Home Daily Digests The Climate Cold Front: Trust, Skepticism, and Surveillance

The Climate Cold Front: Trust, Skepticism, and Surveillance

Exploring skepticism in climate change narratives and personal freedoms, this digest delves into controversies from energy policies to social media surveillance, highlighting the complexities of today’s discourse.

user profile picture Ivor Mar 30, 2024
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DISCLAIMER: The following content does not reflect the opinions of Peak Prosperity, but is rather a summarization of content that has caught the interest of members of the community.

Discussion is welcome in the comments section!

In the realm of climate change discourse, a new documentary titled “Climate: The Movie (The Cold Truth)” by Martin Durkin has emerged, challenging the prevailing narrative on global warming. This sequel to Durkin’s controversial 2007 film presents an alternative view, questioning the consensus behind climate change and suggesting financial and political motivations drive the climate alarm. It includes interviews with scientists who dispute the mainstream understanding of climate change, echoing sentiments found in another discussed documentary that compares climate change skepticism to skepticism over COVID-19 and vaccines. This narrative suggests a broader skepticism towards official narratives and a distrust in the motivations behind them.

Further criticism of the climate change narrative comes from discussions highlighting the corruption of science due to financial incentives and the politicization of climate research. Critics argue that the climate change industry has led to a loss of trust in the scientific establishment and that policies stemming from climate alarmism restrict personal freedoms and hinder development in countries like those in Africa.

On a different note, recent viral videos have raised concerns about the FBI’s role in policing social media. One video shows FBI agents visiting a woman in Oklahoma to discuss her social media posts, sparking debate over freedom of speech and the extent of surveillance. Another case involves an FBI visit over a tweet criticizing an alleged murderer. These incidents have led to discussions about the balance between safety and civil liberties, with some questioning whether such actions by the FBI are justified.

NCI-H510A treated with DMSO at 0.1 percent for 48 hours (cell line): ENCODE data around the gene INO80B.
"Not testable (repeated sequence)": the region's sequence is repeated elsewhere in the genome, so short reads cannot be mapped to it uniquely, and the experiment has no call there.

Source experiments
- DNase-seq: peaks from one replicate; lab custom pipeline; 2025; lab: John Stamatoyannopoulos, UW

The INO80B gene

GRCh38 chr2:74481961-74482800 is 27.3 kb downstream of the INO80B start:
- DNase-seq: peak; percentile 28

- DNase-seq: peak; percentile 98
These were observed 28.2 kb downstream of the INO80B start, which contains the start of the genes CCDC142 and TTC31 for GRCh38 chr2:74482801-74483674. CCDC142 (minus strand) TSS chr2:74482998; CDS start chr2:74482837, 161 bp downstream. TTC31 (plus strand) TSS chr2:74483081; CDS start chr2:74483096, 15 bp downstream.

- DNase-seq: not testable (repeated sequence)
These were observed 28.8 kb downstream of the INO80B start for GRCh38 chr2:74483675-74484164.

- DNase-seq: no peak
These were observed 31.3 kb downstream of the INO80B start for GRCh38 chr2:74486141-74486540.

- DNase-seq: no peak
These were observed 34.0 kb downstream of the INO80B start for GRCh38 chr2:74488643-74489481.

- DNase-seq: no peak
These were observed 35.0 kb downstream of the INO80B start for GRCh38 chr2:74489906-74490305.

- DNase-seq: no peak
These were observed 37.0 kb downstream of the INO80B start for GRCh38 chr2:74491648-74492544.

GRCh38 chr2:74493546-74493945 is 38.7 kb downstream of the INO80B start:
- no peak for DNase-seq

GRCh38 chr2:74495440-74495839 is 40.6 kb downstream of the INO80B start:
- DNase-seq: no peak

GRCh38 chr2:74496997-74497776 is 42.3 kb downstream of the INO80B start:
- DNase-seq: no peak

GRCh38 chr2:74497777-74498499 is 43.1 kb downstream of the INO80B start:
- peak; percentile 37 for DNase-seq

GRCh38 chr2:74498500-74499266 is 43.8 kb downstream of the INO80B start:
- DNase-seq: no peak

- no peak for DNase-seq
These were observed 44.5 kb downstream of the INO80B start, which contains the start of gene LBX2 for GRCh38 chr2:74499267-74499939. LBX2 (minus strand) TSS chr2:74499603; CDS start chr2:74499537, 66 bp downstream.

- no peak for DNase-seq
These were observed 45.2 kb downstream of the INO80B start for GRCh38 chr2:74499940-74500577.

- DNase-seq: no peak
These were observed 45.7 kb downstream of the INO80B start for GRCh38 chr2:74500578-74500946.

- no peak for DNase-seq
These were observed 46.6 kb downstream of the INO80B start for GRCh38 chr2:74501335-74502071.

Meanwhile, homeowners in the United States are grappling with the issue of squatters occupying their properties. The reluctance of police to intervene has forced homeowners to navigate lengthy eviction processes. This problem is exacerbated by legislation in some states that seems to favor squatters over property owners, although states like Florida and Georgia are taking steps to empower police to act against squatters. The issue is part of a larger debate over property rights and the responsibilities of lawmakers to protect those rights amid challenges such as illegal migration and proposed federal housing laws that could make it harder for landlords to screen tenants.


The Great Global Warming Swindle: A Sequel Emerges – ‘Climate: The Movie (The Cold Truth)’

This film exposes the climate alarm as an invented scare without any basis in science.

Source | Submitted by Slin

New Documentary Exposes Climate Crisis Hoax and Dark Agendas

This ‘climate crisis hoax’ is an entirely new structure of corruption, similar to the level of the vaccine/COVID corruption model.

Source | Submitted by Slin

The Climate Alarm: A Story of Corruption and Misinformation

There’s no such thing as a climate emergency happening on this planet now. There’s no evidence of one. The climate alarm is nonsense. You know, it’s a hoax.

Source | Submitted by Slin

FBI Visiting Homes to Question Social Media Posts: Is Freedom of Speech Under Threat?

“What we’d like to do is have a conversation with you about some social media posts that you’ve made, would you be willing to talk to us about that?” asks one of the agents.

Source | Submitted by bcoop

The Rise of Squatters: Homeowners Left Helpless as Trespassers Take Over

If you found a stranger sitting in your car and called the police, they would immediately ask to see the registration and decide who owns it, according to Georgetown law professor Jonathan Turley. They wouldn’t let the thief drive off. But the law is stacked against homeowners.

Source | Submitted by bcoop

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